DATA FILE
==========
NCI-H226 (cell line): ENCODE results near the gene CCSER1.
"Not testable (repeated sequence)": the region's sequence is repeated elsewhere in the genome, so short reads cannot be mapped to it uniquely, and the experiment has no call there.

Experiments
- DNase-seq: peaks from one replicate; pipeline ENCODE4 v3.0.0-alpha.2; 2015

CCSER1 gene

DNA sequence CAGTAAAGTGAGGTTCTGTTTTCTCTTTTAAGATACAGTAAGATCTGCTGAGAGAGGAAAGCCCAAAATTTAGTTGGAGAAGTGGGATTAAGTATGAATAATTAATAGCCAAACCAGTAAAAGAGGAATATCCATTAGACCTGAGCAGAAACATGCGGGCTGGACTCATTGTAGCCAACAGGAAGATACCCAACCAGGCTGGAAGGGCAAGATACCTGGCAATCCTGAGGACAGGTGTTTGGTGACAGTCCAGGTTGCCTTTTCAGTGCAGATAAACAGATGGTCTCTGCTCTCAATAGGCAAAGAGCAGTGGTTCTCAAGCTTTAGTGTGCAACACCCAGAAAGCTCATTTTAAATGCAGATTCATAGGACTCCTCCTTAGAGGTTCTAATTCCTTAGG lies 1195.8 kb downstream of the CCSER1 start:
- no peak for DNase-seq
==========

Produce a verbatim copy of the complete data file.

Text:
NCI-H226 (cell line): ENCODE results near the gene CCSER1.
"Not testable (repeated sequence)": the region's sequence is repeated elsewhere in the genome, so short reads cannot be mapped to it uniquely, and the experiment has no call there.

Experiments
- DNase-seq: peaks from one replicate; pipeline ENCODE4 v3.0.0-alpha.2; 2015

CCSER1 gene

DNA sequence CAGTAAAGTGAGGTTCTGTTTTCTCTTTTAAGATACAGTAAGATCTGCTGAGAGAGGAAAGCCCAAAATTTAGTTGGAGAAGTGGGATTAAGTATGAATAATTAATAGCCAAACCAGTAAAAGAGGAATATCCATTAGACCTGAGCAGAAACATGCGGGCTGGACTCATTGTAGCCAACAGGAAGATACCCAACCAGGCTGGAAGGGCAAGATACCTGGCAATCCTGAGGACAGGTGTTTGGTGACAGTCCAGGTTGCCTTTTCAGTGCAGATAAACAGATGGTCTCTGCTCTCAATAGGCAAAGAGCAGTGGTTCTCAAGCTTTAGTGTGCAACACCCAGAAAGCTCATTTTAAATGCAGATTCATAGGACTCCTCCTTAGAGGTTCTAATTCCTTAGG lies 1195.8 kb downstream of the CCSER1 start:
- no peak for DNase-seq